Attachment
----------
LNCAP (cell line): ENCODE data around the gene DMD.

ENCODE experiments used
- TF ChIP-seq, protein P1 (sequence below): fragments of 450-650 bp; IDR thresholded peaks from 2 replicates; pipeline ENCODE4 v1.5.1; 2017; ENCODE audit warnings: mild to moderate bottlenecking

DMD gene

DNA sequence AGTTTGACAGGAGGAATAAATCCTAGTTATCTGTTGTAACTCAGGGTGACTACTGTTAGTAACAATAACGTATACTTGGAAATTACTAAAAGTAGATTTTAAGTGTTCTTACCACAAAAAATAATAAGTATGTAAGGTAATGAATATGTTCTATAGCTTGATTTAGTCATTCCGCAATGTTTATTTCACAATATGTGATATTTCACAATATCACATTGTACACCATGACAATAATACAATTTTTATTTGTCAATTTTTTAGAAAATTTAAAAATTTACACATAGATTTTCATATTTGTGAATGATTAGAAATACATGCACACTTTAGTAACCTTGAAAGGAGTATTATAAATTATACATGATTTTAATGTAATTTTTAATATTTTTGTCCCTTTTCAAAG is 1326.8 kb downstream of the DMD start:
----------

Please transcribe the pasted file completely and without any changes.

LNCAP (cell line): ENCODE data around the gene DMD.

ENCODE experiments used
- TF ChIP-seq, protein P1 (sequence below): fragments of 450-650 bp; IDR thresholded peaks from 2 replicates; pipeline ENCODE4 v1.5.1; 2017; ENCODE audit warnings: mild to moderate bottlenecking

DMD gene

DNA sequence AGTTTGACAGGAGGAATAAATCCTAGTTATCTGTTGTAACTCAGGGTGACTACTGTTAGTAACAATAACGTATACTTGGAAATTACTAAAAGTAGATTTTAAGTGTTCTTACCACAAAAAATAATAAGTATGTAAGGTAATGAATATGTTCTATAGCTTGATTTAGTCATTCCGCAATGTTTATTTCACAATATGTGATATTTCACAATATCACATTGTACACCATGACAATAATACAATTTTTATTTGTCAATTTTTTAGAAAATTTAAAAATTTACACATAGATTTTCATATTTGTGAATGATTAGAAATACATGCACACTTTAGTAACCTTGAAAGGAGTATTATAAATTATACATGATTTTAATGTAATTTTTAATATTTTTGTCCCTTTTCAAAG is 1326.8 kb downstream of the DMD start: